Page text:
Volume 529 Number 7586

Editorials

Blue future p.255

Coastal wetlands can have a crucial role in the fight against climate change.

doi: 10.1038/529255b

Harassment victims deserve better p.255

Sexual harassment is rife in science. Universities must stop trying to save face: they must discipline perpetrators and support victims.

doi: 10.1038/529255a

Repetitive flaws p.256

Strict guidelines to improve the reproducibility of experiments are a welcome move.

doi: 10.1038/529256a

News

News Features

When chickens go wild p.270

The feral chickens of Kauai provide a unique opportunity to study what happens when domesticated animals escape and evolve.

doi: 10.1038/529270a

Ecology’s $434,000,000 test p.274

The United States has invested in a grand ecological observatory, but the project has been dogged by budget overruns and delays.

doi: 10.1038/529274a

News & Views

A sisterly dispute p.286

Which phylum first branched off from the animal phylogenetic tree is a contested issue. A new analysis challenges the proposal that comb jellies are the sister group to all other animals, and emphasizes a 'sponges-first' view. Three evolutionary biologists weigh up the evidence.

doi: 10.1038/529286a

Another energy source for the geodynamo p.288

Magnesium is not usually considered to be a constituent of Earth's core, but its presence there has now been proposed to explain an ongoing enigma — the identity of the energy sources that drive our planet's magnetic field. See Letter p.387

doi: 10.1038/529288a

Bet on drug resistance p.289

Inhibitors of the BET bromodomain proteins are promising cancer therapeutics, but tumour cells are likely to become resistant to these drugs. Anticipated mechanisms of resistance have now been described. See Letter p.413

doi: 10.1038/nature16863

A global picture of melioidosis p.290

Comprehensive mapping and modelling have estimated global deaths from the bacterial disease melioidosis to be comparable to deaths from measles and substantially greater than those from dengue or leptospirosis.

doi: 10.1038/529290a

Lipid code for membrane recycling p.292

The sequential action of enzymes has been shown to modify members of a class of membrane lipid called phosphoinositides to direct integral membrane proteins for recycling. See Letter p.408

doi: 10.1038/nature16868

Biodiversity and productivity entwined p.293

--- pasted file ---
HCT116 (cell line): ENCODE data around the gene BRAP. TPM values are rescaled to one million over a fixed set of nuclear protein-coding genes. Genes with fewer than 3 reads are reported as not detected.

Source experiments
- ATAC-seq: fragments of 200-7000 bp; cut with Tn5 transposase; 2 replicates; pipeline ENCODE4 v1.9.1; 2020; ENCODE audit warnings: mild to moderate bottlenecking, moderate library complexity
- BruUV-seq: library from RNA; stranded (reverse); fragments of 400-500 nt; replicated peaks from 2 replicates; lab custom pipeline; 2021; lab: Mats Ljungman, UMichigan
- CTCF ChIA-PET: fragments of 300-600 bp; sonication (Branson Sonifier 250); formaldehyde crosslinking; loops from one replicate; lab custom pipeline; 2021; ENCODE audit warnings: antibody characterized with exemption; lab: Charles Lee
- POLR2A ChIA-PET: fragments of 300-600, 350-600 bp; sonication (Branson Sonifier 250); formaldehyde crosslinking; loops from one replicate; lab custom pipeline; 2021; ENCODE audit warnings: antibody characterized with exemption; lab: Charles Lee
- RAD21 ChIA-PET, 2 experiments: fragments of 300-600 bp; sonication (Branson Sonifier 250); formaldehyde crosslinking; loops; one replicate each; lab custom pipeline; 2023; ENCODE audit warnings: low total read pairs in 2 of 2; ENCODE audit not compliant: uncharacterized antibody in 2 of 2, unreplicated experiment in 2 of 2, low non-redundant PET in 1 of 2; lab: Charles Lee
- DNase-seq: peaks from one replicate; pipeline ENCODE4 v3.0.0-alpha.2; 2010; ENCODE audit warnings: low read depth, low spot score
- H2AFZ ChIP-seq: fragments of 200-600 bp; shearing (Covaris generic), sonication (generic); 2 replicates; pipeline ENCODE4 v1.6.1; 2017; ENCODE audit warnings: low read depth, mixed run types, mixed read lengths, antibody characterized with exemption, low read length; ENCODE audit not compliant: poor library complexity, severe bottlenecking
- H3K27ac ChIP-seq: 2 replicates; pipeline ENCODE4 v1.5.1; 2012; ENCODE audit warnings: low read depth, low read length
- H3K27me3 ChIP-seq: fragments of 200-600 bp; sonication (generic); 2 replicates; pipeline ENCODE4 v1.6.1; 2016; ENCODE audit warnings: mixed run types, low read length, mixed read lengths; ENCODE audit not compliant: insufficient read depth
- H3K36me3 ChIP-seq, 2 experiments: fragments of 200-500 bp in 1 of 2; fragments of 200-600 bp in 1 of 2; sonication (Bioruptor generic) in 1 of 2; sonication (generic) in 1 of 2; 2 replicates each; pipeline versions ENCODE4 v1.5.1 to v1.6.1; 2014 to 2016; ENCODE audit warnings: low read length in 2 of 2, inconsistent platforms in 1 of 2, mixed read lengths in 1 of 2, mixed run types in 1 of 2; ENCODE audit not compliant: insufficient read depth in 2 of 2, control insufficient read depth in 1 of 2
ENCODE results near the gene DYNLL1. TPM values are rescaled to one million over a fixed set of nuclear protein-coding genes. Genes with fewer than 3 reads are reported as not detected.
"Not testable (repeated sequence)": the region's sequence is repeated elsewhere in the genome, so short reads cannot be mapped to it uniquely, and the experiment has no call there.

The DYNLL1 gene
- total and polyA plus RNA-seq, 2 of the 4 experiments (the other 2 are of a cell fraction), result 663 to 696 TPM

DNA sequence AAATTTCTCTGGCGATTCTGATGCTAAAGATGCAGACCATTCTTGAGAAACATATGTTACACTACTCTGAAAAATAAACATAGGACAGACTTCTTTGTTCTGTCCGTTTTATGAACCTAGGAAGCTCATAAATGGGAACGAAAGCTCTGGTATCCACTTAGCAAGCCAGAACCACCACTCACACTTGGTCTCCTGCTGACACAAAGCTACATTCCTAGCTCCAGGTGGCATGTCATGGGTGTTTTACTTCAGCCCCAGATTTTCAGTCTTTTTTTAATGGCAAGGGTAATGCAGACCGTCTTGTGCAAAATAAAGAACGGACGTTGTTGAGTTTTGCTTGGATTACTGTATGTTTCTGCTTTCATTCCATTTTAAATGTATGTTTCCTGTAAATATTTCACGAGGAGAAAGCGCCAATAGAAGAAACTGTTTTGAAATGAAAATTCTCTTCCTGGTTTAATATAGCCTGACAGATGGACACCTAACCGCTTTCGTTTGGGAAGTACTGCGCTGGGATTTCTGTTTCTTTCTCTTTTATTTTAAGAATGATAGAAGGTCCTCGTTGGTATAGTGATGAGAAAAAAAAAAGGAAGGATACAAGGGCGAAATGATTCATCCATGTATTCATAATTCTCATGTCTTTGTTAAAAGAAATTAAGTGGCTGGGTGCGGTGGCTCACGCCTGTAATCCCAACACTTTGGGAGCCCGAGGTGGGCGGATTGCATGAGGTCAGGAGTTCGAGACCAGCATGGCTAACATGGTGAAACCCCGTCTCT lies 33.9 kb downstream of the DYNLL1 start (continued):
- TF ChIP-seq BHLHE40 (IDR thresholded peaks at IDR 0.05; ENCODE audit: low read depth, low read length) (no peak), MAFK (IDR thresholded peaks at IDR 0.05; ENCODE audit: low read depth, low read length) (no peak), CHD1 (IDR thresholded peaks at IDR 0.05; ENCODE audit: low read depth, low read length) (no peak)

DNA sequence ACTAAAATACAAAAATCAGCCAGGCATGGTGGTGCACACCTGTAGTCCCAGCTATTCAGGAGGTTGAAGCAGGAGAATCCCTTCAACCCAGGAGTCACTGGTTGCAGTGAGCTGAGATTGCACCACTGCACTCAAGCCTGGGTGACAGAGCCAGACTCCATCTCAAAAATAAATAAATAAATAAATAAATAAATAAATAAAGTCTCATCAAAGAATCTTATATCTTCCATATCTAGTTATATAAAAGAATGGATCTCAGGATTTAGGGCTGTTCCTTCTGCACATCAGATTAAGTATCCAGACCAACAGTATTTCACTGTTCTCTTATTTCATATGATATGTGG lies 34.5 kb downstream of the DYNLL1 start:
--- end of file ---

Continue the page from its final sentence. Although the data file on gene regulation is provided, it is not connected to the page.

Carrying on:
A systems-level analysis of grasslands across the planet provides stimulating insight into the interlaced pathways that connect species diversity and biological productivity in ecological communities. See Letter p.390

doi: 10.1038/nature16867

Antimatter may matter p.294

The charge neutrality of the antimatter atom antihydrogen has been confirmed with unprecedented accuracy, paving the way for experiments that could simultaneously solve several of physics' biggest mysteries. See Letter p.373

doi: 10.1038/529294a

Articles

The functional diversity of retinal ganglion cells in the mouse p.345

Two-photon calcium imaging reveals that the mouse retina contains more than 30 functionally distinct retinal ganglion cells, including some that have not been described before, exceeding current estimates and suggesting that the functional diversity of retinal ganglion cells may be much larger than previously thought.

doi: 10.1038/nature16468

Divergent clonal selection dominates medulloblastoma at recurrence p.351

To address the question of whether a recurrent tumour is genetically similar to the tumour at diagnosis, the evolution of medulloblastoma has been studied in both an in vivo mouse model of clinical tumour therapy as well as in humans with recurrent disease; targeted tumour therapies are usually based on targets present in the tumour at diagnosis but the results from this study indicate that post-treatment recurring tumours (compared with the tumour at diagnosis) have undergone substantial clonal divergence of the initial dominant tumour clone.

doi: 10.1038/nature16478

Codon influence on protein expression in E. coli correlates with mRNA levels p.358

In-depth analyses of protein expression studies are used to derive a new codon-influence metric that correlates with global protein levels, mRNA levels and mRNA lifetimes in vivo, indicating tight coupling between translation efficiency and mRNA stability; genes redesigned based on these analyses consistently yield high protein expression levels both in vivo and in vitro.

doi: 10.1038/nature16509

Letters

A lithium–oxygen battery based on lithium superoxide p.377

Lithium–oxygen batteries allow oxygen to be reduced at the battery’s cathode when a current is drawn; in present-day batteries, this results in formation of Li2O2, but it is now shown that another high energy density material, namely LiO2, with better electronic conduction can be used instead as the discharge product, if the electrode is decorated with iridium nanoparticles.

doi: 10.1038/nature16484

Powering Earth’s dynamo with magnesium precipitation from the core p.387

The thermal conductivity of iron is now known to be much larger than had been thought, implying that thermal convection and radiogenic heating would not have been enough to sustain the Earth’s geodynamo; here it is shown that the precipitation of magnesium-bearing minerals from the core could have served as the required power source.

doi: 10.1038/nature16495

Response and resistance to BET bromodomain inhibitors in triple-negative breast cancer p.413

BET inhibitors that target bromodomain chromatin readers such as BRD4 are being explored as potential therapeutics in cancer; here triple-negative breast cancer cell lines are shown to respond to BET inhibitors and resistance seems to be associated with transcriptional changes rather than drug efflux and mutations, opening potential avenues to improve clinical responses to BET inhibitors.

doi: 10.1038/nature16508